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HOPKINS, made a moral agent, capable of produce his own volitions, than moral exercises, through the his own existence.” “It is in agency of the Deity upon his vain to attempt to account for heart : these were all benevo- the first sin of the first man, by lent, disinterested, or holy; and the instrumentality of second in this consisted the image of causes." “ It is extremely difGod, in which he was created. ficult to conceive, how he It was a moral image. His should be led into sin, without heart was love.

the immediate interposition of Syst. Part. I. ch. 5. 'the DEITY."

."* Emmons' Ser. 12.

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* Dr. Hopkins asserts in like manner, that holiness and sin are a part of the creation of God. The principal part of ch. IV. Part I. of his System, is devoted to the support of this doctrine. " Who does not now see that God may determine, order and cause moral evil to take place, and in this sense, create it, consistent with his infinite holiness and goodness, if this be necessary for the greatest good of the whole, both moral and natural ; yea, that God could not be infinitely wise and good, if, on this supposition, he did not order and cause it to take place ?" Vol. I. p. 186.

Those persons, who are so unguarded in expression, as to say, that God is the author of sin, or creator of moral evil, would do well to remember an anecdote, which has found its way to this side of the Atlantic. It conveys in a parabolical manner very severe reproof.

An elderly gentleman, it is said, was seated at the door of his country mansion, near the Land's End, when he saw a ghastly, grim, black personage crossing his manor. Stop, stop, you black monster, and give an ac, count of yourself. How came you here ?"

I am leaving the country, let me pass unmolested.
“ Whither do you betake yourself? Tell me, or you cannot pass."
I am going to New-England ; let me go, and I will never return.

“ But stay, sir, are you not his Majesty's subject! Why, then, do you quit the kingdom?"

I am dissatisfied with my residence here ; for if any evil is done in either of the three kingdoms, it is charged to my account ; but in New-England men charge all their sin upon their Maker. Having thus spoken, he pulled off his cap, and girded high around him his sable robe. The long ears and cloven foot made the inquisitive lord of the manor shrink back with horror. Away fled the Devil to the sea coast. What form he assumed, when he engaged his passage, and while on his voyage, is not related; but it is thought that he entered New-England in the form of a lean, bald-headed, philosophical Arminian, who obtained a country parish, became very studious, and published heresy under the specious title of Calvinism,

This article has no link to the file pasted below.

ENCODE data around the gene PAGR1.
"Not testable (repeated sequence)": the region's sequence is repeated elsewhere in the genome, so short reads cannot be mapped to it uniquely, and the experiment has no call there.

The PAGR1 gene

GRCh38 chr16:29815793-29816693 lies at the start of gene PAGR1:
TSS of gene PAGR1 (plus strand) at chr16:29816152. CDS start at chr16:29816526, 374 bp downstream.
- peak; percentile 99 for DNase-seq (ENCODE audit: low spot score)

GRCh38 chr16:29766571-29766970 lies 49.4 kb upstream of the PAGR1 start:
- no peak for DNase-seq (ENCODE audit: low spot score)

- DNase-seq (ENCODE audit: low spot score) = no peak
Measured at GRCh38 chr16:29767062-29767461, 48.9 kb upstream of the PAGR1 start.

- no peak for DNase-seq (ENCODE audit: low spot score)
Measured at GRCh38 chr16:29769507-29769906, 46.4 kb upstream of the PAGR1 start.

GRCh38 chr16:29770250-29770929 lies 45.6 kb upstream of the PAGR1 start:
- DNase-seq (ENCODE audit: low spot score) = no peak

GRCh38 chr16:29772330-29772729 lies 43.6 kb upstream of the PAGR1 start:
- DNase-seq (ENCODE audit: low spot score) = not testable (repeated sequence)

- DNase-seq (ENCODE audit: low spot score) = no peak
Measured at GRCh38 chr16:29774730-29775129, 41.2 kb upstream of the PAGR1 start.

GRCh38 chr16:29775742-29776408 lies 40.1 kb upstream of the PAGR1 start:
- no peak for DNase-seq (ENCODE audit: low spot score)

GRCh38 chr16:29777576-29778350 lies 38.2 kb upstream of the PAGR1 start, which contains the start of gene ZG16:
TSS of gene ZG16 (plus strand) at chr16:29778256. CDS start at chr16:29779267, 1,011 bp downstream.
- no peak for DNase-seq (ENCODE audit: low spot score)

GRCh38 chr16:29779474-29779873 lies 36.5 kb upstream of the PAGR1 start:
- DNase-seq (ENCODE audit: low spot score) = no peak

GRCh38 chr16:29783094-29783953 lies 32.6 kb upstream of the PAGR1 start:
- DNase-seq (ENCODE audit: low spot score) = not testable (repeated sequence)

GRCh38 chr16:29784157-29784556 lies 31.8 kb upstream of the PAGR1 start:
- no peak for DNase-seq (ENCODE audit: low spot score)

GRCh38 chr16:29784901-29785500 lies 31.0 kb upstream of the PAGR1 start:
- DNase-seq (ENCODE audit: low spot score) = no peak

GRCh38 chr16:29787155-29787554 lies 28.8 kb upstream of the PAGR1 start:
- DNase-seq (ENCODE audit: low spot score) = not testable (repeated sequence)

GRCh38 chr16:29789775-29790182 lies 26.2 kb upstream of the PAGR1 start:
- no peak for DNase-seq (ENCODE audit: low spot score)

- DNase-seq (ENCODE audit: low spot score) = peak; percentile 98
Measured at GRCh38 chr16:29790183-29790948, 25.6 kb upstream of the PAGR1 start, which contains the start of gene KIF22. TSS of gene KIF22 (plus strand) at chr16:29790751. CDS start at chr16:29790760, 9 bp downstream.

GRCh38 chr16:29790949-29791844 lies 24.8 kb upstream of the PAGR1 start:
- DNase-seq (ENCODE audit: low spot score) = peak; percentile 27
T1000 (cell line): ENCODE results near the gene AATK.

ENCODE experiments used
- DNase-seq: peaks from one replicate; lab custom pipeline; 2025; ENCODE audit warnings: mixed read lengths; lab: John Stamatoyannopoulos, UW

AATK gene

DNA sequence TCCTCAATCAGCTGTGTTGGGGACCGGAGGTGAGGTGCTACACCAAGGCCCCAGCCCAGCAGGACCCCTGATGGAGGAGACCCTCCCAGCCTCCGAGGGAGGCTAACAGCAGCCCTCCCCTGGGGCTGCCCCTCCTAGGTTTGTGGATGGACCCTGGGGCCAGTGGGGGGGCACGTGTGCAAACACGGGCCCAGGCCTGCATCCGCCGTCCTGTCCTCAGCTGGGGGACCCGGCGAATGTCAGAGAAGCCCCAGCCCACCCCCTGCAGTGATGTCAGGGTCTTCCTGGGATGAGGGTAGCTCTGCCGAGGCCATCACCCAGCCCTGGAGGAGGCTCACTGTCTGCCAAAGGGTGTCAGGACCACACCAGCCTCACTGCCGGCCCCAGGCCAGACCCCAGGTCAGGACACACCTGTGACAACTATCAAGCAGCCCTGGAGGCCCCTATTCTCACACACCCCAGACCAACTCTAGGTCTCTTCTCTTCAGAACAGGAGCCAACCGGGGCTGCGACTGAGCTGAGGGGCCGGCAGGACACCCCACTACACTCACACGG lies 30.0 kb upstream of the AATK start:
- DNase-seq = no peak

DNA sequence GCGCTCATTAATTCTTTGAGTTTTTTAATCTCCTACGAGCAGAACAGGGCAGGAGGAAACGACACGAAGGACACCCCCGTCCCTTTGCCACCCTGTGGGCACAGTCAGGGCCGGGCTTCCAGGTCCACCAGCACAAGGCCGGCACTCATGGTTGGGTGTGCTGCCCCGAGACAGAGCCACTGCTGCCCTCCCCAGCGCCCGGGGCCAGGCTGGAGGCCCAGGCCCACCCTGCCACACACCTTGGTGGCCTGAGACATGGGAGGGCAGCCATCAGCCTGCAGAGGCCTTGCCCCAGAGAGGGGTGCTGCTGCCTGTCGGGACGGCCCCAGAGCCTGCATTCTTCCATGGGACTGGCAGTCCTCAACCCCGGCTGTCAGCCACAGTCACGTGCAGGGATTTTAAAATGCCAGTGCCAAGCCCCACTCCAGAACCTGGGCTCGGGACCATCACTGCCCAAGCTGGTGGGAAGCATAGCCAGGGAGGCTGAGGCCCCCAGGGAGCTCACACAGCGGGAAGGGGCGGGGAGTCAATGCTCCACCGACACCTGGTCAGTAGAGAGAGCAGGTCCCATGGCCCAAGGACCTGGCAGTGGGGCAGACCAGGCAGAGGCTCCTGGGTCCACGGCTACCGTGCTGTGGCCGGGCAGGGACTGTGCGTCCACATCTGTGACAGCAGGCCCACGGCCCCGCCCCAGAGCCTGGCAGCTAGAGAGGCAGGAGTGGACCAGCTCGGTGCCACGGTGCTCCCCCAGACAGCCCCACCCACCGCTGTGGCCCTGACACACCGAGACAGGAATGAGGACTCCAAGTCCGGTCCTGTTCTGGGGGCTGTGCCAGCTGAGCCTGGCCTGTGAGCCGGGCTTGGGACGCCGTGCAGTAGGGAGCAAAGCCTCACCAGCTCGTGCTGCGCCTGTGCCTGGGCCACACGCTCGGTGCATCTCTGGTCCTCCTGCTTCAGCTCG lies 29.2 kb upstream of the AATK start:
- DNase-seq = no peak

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OTHERS. As the decrees of God are According to WITsius, the universal, extending to all be- decrees of God are sovereign, ings, actions, and events, so the eternal and immutable ; and diProvidence of God is universal, yine providence is co-extensive and extends as much to a spar. with the divine counsels. “We row, as the government of the deny that any decree of God dèworld.

pends on a condition : if the Inst. B. 1. ch. 16 and 18. thing decreed be suspended on

a condition, the condition itself

is at the same time decreed.” Those things, which, in res. “If any decree of God could be pect to man are said to happen, changed, it would be because do not take place by fortune or God either would not or could chance.

not effect the thing decreed, or B. 1. ch. 16. sec. 8, 9. because his latter thoughts were

wiser or better than his first: “ They who give any thing all which are injurious to God. to fortune, do bury the provi- You will answer; God indeed, dence of God, by whose secret wills what he has decreed to be counsel all successes are go- done, but on condition the creaverned. Things without life, ture also wills it, whose liberty although each of them have he would no wise infringe. I their natural property planted in answer, is God so destitute eithem, yet do not put forth their ther of power, or of wisdom, force, but so far as they are di- that he cannot so concur with rected by the present hand of the liberty of second causes, God; which is proved by the which he himself gave and sun;" which regularly rises, but formed, as to do what he wills, stood still for the space of two *without prejudice to, and condays, and whose shadow went sistently with their liberty ?” back on the dial by the divine

Economy of Covenants, B. 3. command.

ch. 4. sec. 25.
B. lich. 16. sec. 2, 3. « God the great Creator of all

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HOPKINS, “ Divine providence consists 66 Divine Providence consists in preserving, directing and in God's agency.” “ Providence governing, all creatures and is in its nature always the same, things which are made ; or in let the events produced be what taking the most wise and effect- they may. It is always the diual care of them, so as to make vine agency." them answer the end for which Massachusetts Missionary they are created.”

Magazine : edited by several Syst. Vol. 1. p. 243. distinguished divines of that God upholds all things by a continued creation, and governs “ The happiness of God dethe material system by exerting pends upon his effecting what his energy, according to stated he desires and chooses. What rules, or fixed laws. When God desires and chooses, he God acts upon any being in an desires and chooses with all his unusual manner, or so as to heart and soul, with all his mind counteract or interrupt his fix. and strength.